Question about Panasonic Lumix DMC-FZ10 Digital Camera

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Filter I like to keep a filter on at all times to protect my lens on my new FZ10. I am fairly familiar with the effects of various filters on 35mm cameras but don't know what affects these digitals. I have several UV and Skylight filters around that I can use on my FZ10 with my PD62 adapter. Which works best with digital cams? What do you use?

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Re: Filter

Skylight filters don't generally block UV, they change the colour tint optically, which you can do without danger of image degredation in post-processing, so I woudn't really recommend using a skylight filter for digital cameras. I haven't tried a UV filter on my fz10, only my circular polarizer. From what I've heard however, a uv filter may act as lens protection (or use the lens hood), and might in some circumstances reduce haze (rarely), and there are unconfirmed rumours of possibly reducing purple fringing. If anyone could ever confirm this, I might consider one. Otherwise, UV filters also seem peripheral for digital photography. Probably the most important optical filter you can use is a polarizer. This can cut a lot of excess scattered/polarized light and reduce excess contrast, increase sky colour saturation, etc. It's effects are extremely difficult or impossible to get in editing.

Posted on Sep 06, 2005

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Will the Quantaray 49mm to 55mm step up ring work on a Sony a100 DSLR camera


The step-up ring will on any lens with a 49mm filter thread, regardless of the manufacturer. The easiest way to find out whether it works with any given lens is to see whether the ring fits onto the front of the lens (you could also read the filter size written on the lens itself).
If it doesn't fit, purchase the appropriate step-up ring. That will be much cheaper than buying a whole new set of filters.
If the new lens(es) have a 55mm filter thread then you don't need the step-up ring at all. The filters will mount directly onto the lens.

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I am a sigma lens and filter user for my Nikon D60. I haven't used filters before and have acquired a 72 mm DG Filter. I would like to know how to use it properly, Any suggestions would be gratefully...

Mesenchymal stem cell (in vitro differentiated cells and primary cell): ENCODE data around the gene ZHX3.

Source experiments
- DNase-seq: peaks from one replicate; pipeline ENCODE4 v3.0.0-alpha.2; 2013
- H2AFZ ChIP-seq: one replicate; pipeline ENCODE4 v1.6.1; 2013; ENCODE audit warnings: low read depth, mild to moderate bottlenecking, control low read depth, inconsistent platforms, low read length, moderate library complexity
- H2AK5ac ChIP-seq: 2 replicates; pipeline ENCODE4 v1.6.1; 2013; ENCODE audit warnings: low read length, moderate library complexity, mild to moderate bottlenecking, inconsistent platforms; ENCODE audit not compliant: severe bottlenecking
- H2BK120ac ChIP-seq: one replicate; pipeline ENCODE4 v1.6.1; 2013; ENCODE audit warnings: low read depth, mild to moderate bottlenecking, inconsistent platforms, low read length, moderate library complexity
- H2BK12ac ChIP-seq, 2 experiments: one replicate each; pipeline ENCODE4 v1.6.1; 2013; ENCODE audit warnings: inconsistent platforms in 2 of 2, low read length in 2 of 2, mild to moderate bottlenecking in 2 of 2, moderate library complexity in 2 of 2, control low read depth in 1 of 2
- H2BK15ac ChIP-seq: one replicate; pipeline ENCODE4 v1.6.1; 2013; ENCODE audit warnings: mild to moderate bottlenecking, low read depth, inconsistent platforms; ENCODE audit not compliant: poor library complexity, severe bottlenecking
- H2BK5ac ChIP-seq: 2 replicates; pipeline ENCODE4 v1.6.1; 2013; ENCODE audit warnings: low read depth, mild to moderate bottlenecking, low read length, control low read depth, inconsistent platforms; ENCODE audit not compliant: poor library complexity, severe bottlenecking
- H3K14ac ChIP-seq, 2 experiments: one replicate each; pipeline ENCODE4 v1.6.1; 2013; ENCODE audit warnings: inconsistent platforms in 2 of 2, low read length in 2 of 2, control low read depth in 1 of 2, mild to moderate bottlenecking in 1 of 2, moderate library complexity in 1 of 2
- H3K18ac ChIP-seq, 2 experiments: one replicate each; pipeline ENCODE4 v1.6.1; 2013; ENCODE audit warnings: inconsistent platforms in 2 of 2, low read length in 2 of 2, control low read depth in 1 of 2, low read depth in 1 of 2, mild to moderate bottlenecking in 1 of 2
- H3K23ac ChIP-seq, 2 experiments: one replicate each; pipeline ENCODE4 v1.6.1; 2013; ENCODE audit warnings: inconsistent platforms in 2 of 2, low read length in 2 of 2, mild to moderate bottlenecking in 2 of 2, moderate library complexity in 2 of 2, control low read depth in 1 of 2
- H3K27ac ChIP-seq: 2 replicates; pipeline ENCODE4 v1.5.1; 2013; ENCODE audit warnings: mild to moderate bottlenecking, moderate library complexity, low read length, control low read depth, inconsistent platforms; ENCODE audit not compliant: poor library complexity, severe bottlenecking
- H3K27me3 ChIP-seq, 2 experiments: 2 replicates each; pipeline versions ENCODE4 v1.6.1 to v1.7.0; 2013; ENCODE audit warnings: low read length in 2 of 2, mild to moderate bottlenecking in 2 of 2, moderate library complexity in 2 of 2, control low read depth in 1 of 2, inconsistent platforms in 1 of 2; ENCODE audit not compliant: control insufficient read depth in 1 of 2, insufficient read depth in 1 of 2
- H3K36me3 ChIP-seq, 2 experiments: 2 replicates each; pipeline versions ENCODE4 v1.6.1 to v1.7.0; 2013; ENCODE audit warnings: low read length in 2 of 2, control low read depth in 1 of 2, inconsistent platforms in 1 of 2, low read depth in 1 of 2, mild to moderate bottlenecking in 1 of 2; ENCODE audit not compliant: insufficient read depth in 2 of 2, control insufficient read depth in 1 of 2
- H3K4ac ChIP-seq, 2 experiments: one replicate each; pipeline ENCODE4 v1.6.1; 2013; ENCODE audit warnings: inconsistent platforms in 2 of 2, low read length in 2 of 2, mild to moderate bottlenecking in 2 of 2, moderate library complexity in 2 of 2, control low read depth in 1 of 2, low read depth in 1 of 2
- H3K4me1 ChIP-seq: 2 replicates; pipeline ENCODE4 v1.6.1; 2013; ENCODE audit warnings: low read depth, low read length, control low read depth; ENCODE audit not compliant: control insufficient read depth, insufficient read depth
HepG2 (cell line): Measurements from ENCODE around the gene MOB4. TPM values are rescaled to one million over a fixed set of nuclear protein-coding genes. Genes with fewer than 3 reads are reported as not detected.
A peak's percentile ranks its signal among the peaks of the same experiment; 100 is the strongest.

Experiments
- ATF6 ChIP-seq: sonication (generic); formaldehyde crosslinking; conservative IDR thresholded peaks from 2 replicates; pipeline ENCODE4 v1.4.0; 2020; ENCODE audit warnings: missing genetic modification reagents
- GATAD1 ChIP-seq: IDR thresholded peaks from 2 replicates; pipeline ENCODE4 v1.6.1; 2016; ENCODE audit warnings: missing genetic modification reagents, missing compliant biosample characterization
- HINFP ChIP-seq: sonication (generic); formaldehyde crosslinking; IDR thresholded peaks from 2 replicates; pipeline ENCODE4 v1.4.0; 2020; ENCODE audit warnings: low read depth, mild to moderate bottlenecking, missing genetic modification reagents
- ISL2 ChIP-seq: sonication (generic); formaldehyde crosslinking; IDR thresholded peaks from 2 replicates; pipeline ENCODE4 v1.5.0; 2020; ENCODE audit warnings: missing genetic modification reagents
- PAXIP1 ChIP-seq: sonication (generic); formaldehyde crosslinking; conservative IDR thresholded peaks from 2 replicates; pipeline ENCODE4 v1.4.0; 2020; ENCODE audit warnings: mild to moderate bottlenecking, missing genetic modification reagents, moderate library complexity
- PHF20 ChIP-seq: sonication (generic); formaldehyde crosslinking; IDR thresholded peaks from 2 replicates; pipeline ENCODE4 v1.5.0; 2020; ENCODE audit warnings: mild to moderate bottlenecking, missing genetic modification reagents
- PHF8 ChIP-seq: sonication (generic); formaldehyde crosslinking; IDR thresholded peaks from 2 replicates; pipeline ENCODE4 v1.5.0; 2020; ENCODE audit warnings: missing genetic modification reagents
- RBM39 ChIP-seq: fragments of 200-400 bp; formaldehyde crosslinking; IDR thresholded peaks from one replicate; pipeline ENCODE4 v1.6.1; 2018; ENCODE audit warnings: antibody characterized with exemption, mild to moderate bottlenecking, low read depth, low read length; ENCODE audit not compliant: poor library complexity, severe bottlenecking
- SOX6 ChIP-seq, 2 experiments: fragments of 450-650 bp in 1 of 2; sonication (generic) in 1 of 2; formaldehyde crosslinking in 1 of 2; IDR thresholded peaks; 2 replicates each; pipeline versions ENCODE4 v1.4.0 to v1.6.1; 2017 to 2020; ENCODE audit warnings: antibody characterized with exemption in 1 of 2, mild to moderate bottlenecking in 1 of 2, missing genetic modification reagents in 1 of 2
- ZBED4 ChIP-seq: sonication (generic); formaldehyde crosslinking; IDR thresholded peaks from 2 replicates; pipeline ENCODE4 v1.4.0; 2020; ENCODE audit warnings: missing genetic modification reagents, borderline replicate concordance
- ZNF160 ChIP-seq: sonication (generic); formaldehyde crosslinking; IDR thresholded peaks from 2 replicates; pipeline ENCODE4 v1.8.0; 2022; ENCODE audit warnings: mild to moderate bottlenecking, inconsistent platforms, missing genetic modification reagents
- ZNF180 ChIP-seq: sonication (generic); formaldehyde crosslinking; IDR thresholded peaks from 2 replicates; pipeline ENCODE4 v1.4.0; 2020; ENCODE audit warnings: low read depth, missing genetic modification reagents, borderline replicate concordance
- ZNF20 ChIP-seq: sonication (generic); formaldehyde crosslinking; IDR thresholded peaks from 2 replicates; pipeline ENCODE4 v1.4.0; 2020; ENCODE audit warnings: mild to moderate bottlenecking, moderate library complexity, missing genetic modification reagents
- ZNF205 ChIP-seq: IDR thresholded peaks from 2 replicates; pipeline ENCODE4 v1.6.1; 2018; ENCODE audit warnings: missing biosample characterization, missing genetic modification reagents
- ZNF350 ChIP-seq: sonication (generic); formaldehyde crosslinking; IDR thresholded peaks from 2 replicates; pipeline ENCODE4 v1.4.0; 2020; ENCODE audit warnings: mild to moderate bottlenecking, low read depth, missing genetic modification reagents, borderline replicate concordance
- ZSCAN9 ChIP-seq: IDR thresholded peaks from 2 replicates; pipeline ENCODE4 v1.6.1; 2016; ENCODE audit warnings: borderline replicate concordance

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If it's a DG UV (ultraviolet) filter, it cuts reduces the ultraviolet light reaching the lens. UV light scattered from particles in the air is what produces much of the haze that can obscure distant objects like mountains. Other than that, it has little visible effect. Some photographers like to keep an UV filter on their lenses at all times, on the premise that it's cheaper to replace the filter instead of the lens should it bash into something.

If it's a DG Circular Polarizer filter, that's something completely different. A polarizer cuts light waves bouncing in a particular orientation. You get this kind of light in reflections from glass and water, for example. Try looking out a window through the filter. By turning the filter (it has a rotating ring on it), you should be able to accentuate or reduce reflections and glare. It can also darken the sky, reduce reflections from leaves, and has other effects. The best way to explore its uses is to go out on a relatively sunny day and look at things through it. Try taking pictures with and without the filter and compare the results.

Since the D60 meters through the lens, you don't have to do anything to compensate for either filter. Just put it on and take the picture.

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Small scratch on front lens causing shadow on some photos, in particular on clear blue sky when a small area in the photo appears slightly deeper blue than the rest.


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1. Get the front lens element replaced by Panasonic. This will be fairly expensive. Afterwards, buy and fit a skylight filter to protect the lens.

2. Buy a skylight filter to protect the front of the lens from further damage and use photo processing software to retouch the affected images. This won't necessarily cost much, but will be a real pain to have to do all the time.

Whatever you do, do not attempt to polish out the scratch as this will destroy the lens coatings and will also reshape the lens slightly ruining it's optical qualities.

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1 Answer

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